Which Joe gave his name to ‘sloppy joes’? We look at five interesting sandwiches and their lexical origins.
- ‘In this role he set out to deal with brigandry and banditry of the Isaurian warlord Indacus.’
- ‘It seems to have been brigandry, slave-trade, and other trade.’
- ‘After the Jacobite rebellion failed Rob continued his brigandry, and had his finger in more than one illegal pie.’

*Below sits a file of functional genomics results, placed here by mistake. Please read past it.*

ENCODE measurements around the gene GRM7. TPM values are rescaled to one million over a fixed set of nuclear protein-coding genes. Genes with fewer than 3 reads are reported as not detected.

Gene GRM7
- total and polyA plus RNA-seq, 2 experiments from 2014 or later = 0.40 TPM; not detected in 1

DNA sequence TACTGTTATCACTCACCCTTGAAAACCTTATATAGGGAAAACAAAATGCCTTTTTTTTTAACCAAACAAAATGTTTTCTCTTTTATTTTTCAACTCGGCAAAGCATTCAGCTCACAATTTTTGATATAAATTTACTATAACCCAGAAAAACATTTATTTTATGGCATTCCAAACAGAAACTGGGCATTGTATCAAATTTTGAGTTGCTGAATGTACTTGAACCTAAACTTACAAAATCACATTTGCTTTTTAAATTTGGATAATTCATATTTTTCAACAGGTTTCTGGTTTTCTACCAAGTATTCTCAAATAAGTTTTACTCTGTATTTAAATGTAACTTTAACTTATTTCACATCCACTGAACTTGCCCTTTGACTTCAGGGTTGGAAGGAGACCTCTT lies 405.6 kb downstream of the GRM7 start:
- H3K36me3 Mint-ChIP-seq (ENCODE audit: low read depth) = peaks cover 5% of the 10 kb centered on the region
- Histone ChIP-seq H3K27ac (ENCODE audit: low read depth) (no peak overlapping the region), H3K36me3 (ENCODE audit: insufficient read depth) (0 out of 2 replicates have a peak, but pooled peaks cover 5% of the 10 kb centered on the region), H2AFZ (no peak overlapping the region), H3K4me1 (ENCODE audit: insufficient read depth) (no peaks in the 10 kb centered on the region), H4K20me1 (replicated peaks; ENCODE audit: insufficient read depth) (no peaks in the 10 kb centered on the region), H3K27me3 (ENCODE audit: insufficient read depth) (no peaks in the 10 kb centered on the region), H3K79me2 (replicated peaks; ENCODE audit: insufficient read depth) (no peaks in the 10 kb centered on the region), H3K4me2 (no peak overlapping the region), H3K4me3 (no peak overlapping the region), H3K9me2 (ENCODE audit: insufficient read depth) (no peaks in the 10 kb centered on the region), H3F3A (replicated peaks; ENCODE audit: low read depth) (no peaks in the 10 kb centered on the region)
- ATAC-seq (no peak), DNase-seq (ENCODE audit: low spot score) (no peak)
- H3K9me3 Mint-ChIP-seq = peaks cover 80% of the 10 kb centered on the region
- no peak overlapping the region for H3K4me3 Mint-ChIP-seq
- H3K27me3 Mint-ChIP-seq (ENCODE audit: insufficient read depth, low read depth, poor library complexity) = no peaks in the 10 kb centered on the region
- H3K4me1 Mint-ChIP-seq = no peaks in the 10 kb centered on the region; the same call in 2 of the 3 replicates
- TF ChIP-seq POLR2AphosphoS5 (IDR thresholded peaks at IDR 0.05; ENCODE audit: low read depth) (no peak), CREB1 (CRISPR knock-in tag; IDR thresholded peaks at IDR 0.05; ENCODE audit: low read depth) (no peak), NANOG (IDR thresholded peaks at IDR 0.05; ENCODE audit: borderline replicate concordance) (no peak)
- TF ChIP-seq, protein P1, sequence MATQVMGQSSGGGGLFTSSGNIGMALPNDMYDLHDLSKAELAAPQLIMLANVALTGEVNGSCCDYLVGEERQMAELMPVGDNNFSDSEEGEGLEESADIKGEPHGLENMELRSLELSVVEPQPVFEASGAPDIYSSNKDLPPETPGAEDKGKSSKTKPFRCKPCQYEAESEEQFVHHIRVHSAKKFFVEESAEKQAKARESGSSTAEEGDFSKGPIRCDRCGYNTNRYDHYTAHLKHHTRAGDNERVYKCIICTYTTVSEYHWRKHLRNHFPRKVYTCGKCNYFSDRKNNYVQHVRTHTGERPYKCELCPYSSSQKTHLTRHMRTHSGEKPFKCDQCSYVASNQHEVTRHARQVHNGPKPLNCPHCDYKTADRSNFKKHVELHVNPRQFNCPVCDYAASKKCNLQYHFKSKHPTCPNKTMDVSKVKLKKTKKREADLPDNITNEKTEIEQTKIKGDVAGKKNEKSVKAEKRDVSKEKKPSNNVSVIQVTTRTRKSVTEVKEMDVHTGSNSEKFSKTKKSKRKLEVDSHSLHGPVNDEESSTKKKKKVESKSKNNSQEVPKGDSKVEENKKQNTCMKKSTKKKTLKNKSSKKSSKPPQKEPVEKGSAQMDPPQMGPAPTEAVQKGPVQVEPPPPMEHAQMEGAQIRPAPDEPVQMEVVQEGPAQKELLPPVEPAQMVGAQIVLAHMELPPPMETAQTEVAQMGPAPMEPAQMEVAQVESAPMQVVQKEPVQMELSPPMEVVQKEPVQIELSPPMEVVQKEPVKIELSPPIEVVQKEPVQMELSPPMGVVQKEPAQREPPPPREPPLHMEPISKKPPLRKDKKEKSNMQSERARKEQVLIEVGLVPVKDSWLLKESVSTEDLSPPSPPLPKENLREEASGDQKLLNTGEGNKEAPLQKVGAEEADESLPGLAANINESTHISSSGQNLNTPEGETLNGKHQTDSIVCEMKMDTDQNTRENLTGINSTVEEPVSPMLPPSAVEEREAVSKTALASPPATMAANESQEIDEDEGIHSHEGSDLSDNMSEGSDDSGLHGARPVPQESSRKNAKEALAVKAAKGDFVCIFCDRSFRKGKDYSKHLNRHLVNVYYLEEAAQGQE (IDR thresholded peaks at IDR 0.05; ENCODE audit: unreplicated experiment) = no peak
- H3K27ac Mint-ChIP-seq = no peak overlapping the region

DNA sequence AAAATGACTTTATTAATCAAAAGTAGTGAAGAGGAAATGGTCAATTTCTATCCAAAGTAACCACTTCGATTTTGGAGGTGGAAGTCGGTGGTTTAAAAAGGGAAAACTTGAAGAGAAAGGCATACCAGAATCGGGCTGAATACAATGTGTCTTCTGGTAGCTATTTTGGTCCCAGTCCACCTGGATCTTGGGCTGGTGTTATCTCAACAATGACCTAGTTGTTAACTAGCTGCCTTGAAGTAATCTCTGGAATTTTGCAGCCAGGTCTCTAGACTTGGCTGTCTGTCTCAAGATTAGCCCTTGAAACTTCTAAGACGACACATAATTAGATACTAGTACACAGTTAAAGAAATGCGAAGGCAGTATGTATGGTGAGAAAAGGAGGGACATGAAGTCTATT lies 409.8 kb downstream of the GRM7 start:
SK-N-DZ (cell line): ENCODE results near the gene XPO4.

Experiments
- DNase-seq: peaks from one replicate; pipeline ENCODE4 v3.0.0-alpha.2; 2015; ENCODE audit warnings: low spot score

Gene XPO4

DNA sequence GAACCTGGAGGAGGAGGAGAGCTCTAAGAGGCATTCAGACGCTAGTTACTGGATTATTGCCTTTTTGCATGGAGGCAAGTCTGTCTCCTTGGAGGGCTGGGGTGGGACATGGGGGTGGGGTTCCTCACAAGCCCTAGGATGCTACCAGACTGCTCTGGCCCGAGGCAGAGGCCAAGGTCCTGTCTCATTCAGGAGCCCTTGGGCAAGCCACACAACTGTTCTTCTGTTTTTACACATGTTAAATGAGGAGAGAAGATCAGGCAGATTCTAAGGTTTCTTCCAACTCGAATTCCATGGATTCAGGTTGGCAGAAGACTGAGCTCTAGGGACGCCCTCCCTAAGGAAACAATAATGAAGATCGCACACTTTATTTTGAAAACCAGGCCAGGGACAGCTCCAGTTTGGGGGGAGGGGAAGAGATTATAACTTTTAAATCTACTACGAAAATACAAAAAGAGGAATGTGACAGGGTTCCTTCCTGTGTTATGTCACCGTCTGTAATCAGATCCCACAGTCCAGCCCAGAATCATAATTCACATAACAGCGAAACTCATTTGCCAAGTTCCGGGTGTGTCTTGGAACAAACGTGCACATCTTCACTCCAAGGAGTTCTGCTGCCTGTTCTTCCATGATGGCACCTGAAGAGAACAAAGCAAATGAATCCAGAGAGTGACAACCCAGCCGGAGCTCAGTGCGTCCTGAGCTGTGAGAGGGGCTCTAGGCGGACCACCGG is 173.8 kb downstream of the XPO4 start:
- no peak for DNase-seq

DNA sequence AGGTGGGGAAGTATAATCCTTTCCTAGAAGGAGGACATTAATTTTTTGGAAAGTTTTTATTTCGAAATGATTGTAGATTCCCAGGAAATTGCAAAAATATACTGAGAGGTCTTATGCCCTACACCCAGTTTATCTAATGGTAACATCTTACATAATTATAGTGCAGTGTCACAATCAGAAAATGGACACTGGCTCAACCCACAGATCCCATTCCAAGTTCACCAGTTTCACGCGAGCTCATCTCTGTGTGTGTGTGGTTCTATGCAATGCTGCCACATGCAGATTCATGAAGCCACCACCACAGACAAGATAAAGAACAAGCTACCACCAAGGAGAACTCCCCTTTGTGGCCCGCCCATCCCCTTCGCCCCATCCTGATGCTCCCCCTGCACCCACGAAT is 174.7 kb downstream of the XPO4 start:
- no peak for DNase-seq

- ‘Calvinus had died rich, the protector of innumerable sheep-farmers, the scourge of Southern brigandry.’
We take a look at several popular, though confusing, punctuation marks.
From Afghanistan to Zimbabwe, discover surprising and intriguing language facts from around the globe.
The definitions of ‘buddy’ and ‘bro’ in the OED have recently been revised. We explore their history and increase in popularity.